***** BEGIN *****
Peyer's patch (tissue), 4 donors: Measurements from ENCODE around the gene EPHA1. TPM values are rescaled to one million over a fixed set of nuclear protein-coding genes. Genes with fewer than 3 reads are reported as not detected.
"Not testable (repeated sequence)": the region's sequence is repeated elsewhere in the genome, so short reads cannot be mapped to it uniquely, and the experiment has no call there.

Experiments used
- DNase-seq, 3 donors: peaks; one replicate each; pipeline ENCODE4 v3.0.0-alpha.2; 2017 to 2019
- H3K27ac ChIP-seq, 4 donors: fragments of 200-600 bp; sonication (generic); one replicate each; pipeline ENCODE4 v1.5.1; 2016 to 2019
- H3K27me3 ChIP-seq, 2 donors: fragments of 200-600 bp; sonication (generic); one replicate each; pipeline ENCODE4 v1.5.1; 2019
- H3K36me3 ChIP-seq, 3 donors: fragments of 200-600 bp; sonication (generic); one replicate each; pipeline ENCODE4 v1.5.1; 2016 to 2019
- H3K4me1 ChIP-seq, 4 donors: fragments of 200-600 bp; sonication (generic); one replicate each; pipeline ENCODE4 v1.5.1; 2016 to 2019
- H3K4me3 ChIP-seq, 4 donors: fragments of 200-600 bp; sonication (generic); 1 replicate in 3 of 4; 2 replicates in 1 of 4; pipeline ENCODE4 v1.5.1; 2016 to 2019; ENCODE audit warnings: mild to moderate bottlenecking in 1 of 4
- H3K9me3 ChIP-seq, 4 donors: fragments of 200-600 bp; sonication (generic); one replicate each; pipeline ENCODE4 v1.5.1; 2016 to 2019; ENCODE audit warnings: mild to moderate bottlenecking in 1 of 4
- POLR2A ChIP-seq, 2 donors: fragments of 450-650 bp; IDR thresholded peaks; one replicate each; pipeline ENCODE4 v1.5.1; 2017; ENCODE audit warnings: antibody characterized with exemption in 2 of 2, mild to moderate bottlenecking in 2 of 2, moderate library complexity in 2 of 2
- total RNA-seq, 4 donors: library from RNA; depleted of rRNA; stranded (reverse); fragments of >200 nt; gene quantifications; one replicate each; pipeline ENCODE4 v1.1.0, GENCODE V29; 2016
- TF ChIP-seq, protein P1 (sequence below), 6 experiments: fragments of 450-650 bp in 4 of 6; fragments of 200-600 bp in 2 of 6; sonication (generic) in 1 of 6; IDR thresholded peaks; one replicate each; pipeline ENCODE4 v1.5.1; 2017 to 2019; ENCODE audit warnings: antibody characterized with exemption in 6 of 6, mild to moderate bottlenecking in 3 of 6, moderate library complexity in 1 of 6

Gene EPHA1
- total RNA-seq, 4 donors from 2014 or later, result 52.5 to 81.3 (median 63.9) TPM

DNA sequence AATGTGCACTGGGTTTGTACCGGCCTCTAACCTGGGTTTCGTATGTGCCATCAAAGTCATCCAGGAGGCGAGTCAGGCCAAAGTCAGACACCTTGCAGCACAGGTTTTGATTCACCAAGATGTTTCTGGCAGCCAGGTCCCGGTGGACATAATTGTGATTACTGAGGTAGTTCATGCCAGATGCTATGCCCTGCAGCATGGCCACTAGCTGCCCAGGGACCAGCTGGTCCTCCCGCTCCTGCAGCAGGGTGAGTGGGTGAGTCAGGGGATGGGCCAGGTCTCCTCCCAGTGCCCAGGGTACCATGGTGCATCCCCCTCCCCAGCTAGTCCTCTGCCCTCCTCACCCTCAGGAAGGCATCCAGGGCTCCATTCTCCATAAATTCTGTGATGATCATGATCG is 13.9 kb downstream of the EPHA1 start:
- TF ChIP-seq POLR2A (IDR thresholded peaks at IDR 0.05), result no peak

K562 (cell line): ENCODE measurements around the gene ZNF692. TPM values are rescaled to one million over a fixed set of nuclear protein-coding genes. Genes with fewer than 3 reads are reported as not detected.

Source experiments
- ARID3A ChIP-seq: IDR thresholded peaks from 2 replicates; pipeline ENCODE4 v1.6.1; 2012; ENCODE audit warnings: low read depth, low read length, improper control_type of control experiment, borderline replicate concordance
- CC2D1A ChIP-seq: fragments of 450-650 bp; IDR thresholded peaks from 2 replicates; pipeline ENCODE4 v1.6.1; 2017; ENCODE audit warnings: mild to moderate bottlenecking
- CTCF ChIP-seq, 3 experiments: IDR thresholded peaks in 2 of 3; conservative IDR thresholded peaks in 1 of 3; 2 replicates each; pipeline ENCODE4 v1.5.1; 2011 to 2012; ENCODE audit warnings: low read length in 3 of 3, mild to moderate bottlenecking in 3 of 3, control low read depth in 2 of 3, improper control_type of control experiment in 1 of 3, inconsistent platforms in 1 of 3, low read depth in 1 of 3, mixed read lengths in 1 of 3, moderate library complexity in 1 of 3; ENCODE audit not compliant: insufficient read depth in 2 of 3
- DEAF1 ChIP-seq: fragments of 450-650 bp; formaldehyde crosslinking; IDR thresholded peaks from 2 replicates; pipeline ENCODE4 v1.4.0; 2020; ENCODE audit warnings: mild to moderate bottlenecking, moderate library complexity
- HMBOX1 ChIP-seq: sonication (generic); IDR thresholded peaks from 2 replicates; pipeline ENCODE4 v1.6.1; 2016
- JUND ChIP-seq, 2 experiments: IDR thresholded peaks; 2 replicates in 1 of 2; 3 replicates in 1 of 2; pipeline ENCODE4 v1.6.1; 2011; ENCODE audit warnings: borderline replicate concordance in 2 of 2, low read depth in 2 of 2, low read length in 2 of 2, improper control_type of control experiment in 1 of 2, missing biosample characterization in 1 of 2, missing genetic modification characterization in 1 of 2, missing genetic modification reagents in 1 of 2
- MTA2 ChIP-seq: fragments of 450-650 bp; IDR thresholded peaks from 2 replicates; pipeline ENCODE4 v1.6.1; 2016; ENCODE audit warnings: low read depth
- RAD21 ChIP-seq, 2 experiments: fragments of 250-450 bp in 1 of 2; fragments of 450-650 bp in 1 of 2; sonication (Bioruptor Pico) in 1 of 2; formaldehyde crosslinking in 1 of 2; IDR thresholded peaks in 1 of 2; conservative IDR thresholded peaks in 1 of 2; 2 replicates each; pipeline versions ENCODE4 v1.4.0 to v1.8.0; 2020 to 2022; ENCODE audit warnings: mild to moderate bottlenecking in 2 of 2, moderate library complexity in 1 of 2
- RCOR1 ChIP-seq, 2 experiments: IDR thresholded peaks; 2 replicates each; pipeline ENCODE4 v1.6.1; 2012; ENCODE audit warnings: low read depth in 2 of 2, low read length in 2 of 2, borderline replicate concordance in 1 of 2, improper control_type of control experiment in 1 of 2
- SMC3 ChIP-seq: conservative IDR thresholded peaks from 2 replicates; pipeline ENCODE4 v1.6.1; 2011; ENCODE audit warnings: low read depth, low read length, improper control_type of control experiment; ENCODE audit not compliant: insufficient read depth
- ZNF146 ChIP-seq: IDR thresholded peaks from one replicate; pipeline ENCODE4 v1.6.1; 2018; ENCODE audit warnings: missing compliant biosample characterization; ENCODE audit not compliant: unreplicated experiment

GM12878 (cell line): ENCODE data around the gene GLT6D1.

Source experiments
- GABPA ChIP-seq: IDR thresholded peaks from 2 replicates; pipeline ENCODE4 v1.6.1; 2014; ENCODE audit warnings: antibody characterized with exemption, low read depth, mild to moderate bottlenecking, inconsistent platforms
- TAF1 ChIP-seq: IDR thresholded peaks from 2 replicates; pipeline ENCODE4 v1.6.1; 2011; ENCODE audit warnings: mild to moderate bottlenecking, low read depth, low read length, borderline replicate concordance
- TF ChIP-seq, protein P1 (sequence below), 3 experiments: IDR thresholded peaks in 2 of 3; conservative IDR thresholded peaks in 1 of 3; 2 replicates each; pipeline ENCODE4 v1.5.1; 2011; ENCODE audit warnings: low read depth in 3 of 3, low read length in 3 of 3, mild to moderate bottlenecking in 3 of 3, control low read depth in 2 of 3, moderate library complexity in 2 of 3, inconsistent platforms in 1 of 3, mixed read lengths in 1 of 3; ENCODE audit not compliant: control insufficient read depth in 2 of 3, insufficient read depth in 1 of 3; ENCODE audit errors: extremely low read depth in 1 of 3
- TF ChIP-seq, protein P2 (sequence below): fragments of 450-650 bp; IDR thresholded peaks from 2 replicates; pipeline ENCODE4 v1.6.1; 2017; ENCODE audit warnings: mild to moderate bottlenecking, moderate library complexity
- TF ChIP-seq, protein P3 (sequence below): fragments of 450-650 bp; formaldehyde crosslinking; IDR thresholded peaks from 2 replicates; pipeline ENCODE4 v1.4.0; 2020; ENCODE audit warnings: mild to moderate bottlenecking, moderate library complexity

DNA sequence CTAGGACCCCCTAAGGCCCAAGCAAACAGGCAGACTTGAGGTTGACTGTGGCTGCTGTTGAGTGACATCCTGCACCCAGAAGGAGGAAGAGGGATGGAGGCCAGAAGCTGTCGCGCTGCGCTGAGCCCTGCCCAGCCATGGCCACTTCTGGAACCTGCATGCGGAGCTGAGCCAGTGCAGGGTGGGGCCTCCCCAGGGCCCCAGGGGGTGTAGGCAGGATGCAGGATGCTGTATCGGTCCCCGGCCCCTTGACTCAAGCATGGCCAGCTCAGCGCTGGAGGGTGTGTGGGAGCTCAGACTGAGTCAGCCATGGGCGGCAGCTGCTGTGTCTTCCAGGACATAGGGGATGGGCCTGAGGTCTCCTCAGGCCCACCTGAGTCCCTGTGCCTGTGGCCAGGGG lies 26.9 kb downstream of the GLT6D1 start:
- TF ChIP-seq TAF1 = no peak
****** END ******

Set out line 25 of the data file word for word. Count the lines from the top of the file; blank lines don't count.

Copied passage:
- JUND ChIP-seq, 2 experiments: IDR thresholded peaks; 2 replicates in 1 of 2; 3 replicates in 1 of 2; pipeline ENCODE4 v1.6.1; 2011; ENCODE audit warnings: borderline replicate concordance in 2 of 2, low read depth in 2 of 2, low read length in 2 of 2, improper control_type of control experiment in 1 of 2, missing biosample characterization in 1 of 2, missing genetic modification characterization in 1 of 2, missing genetic modification reagents in 1 of 2